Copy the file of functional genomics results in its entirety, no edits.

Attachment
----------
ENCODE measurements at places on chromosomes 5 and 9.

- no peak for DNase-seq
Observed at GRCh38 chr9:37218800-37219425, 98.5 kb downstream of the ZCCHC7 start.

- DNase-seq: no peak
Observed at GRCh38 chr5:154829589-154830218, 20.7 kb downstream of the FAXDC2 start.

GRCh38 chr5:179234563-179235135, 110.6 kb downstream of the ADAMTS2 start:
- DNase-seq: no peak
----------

ENCODE measurements at places on chromosomes 5 and 9.

- no peak for DNase-seq
Observed at GRCh38 chr9:37218800-37219425, 98.5 kb downstream of the ZCCHC7 start.

- DNase-seq: no peak
Observed at GRCh38 chr5:154829589-154830218, 20.7 kb downstream of the FAXDC2 start.

GRCh38 chr5:179234563-179235135, 110.6 kb downstream of the ADAMTS2 start:
- DNase-seq: no peak